Finally, happiness is a by-product. It comes from challenging yourself and growing, from strengthening and deepening your character, from caring about other people, and from comunity building.
  • thumb
    Mar 5 2011: I became much happier than before because I can enjoy TED in Korea.
    I became much much happier than before because I found out there are so many many good and smart people in this ONE EARTH.
    If we try to share good ideas and make this world a good place to live, we can become happier.
  • thumb
    Mar 4 2011: Happiness reveals itself but in the end, we need to have acceptance for it. Acceptance when it is emerging and also openness when we are trying to create a circumstance which will lead to happiness.
  • Mar 4 2011: I dont think anyone really can answer this but I have to disagree with the people who feel that happiness is a choice. I can choose to be happy with my situation or I can choose to be unhappy with it? No. Attitude is a choice. I have experienced situations where I have been extremely unhappy with the outcome of an endeavor or a choice, but it is the attitude one keeps about it that counts. I have worked through bad situations with a good attitude and it was a much better situation than it would have been. I have also been in a situation where I honestly tried to convince myself that I was happy when I truly was not, and found that it only made things worse. I think choosing to approach an otherwise unhappy situation with a positive attitude, i.e. "I will learn from this and not repeat it later" or "If I work through this now, things will be better later" are better than actively trying convince yourself you are happy. I think attitude is the choice that contributes to happiness. food for thought i guess
  • thumb
    Mar 4 2011: What a wonderfully elusive concept--happiness. It is something we take for granted as commonly knowing what it is, but what is it? Is it simply tacit knowledge such that we need not waste time trying to define it?

    How do philosophical approaches such as Buddhism, allow us to approach this question? If life is suffering how can we experience happiness? From this approach, happiness comes through the release of attachment. Attachment to polarity, grounding one's criteria for happiness because either a condition is present or absent. How far does biology play into this? Can we most readily experience happiness when our biological needs have been met and we are in the absence of pain?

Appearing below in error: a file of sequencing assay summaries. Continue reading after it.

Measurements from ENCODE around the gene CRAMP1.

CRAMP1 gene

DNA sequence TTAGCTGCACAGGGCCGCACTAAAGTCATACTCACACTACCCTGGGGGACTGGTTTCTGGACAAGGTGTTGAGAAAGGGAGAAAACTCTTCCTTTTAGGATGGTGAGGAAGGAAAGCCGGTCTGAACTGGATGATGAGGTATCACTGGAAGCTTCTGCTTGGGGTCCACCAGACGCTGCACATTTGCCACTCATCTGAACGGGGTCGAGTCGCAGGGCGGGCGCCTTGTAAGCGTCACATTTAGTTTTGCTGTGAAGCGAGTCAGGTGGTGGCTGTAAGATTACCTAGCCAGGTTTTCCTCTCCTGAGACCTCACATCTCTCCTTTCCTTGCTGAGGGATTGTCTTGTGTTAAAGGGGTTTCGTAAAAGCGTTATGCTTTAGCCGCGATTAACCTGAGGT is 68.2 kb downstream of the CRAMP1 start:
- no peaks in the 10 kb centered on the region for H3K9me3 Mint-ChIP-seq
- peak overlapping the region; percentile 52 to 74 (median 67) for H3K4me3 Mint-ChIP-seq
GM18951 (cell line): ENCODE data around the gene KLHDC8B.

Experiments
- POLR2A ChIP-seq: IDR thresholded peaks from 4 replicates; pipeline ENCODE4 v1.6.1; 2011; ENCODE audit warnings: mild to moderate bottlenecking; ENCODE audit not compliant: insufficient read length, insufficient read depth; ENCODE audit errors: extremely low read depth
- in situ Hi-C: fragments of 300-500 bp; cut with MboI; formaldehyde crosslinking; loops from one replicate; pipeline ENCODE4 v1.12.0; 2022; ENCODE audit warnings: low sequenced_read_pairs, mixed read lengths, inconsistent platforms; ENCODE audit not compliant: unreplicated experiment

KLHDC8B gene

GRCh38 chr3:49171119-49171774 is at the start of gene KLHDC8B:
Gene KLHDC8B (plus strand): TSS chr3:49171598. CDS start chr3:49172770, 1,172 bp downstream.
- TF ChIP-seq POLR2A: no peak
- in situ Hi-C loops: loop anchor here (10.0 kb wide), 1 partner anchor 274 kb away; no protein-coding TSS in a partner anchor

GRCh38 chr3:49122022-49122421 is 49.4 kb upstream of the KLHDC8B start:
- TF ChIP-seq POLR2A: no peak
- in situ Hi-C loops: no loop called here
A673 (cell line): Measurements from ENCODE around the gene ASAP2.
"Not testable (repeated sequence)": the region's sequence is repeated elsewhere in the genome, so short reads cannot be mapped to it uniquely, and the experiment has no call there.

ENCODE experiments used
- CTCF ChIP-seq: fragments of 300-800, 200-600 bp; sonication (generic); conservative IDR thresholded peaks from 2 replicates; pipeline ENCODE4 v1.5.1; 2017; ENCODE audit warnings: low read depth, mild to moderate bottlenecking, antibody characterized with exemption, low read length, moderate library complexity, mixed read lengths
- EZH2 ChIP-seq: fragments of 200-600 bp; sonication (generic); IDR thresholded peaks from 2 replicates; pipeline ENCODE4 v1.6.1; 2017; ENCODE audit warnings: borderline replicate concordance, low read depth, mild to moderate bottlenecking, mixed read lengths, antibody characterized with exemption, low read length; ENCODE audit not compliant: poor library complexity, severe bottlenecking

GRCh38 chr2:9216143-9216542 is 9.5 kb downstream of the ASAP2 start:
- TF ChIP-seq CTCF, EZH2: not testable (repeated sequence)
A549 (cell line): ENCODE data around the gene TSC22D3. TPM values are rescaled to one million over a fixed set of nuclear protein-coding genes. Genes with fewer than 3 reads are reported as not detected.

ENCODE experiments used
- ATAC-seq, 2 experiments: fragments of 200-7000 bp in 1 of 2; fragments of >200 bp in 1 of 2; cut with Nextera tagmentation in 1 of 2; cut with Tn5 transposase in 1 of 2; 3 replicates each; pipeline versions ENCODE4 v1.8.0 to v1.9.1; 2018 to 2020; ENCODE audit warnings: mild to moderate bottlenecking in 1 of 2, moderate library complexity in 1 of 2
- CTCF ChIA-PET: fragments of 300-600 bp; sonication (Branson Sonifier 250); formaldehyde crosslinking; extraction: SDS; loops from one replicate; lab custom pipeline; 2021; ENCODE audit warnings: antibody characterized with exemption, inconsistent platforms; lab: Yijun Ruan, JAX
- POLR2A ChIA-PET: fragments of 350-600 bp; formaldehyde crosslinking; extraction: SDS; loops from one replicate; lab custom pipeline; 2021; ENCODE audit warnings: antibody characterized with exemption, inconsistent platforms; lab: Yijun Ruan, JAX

Is happiness the wrong goose to chase? Should we rather be defining satisfaction? How can we be satisfied with our life despite fluctuating moods? It is inevitable that we will experience sadness, grief, anger, and frustration, satisfaction provides a measure that can thread through all of these experiences, whereas happiness is either present or absent, is it not?
    • thumb
      Mar 5 2011: To me happiness and sadness are closely related fleeting moments - searching for happiness is futile if one doesn't stand still to recognize the precious moments of inner peace and harmony; those rare moments that are completely void of desire because all is perfect as is - aka happiness. Yes, I believe happiness comes through the release of attachment just as sadness is a sense of loss.

      I don't think one can be satisfied without knowing happiness.
      • thumb
        Mar 5 2011: Yes, but one cannot know happiness without knowing sadness. There is no consciousness without contrast. Confucius describes the Chung Yung or "unwobbling pivot" in the "Doctrine of the Mean." This relates to the inner peace you mention. It is an unshakeable center that one develops through contemplation. Thus when we are experiencing any heightened emotion, we are simultaneously centered in the awareness that change is the only constant. To be comfortable in this understanding is inner peace.

        "Understanding the nature of change, changes the nature of understanding." -Gola Wolf Richards
  • Mar 3 2011: Oh, and what i've just said apllies to EVERYONE :P
  • Mar 3 2011: Hi i am "Carlos" i am 16 and throughout this year i've been trying to analyze why are people happy, because for me it is the main property of the human being.
    At first i thought that it was something natural and irracional but being happy or unhappy is much more than that, i bet that everyone in the world believes in bad days and good days, everyone believes that the world is ruled by problems, work and the "president". Yes that's right, i said it because the world exists for everyone and everyone has their own reality in the same space so we must share that space
    In conclusion i think that to be happy we need to empty our minds, forget the good things and the bad things and fill that empty space with our dreams, our moments of happpiness.
    Enjoy every single second of life because that´s why we're here. I'am the living proof that if we clear our minds happinnes will automatically reach us and spread like a disease.
    Hugs from Portugal :D
    • thumb
      Mar 6 2011: I'm 18, I've been trying to understand happiness as well.
      My jaw dropped at your advice in all honesty; it makes such clear sense. I had realized(vaguely) that holding tightly to the good things invokes fear of losing them. They become a vulnerability instead of actually helping people become happy. It almost seemed a paradox.
      "Fill the space with our dreams, our moments of happiness." that's essentially what people TRY to do by holding on to 'good things,' but it hurts them and leaves them vulnerable, because good things are always in danger of being lost. You said that so eloquently, and so understandable. Thank you Carlos.
      haha! Hugs from the United States! =]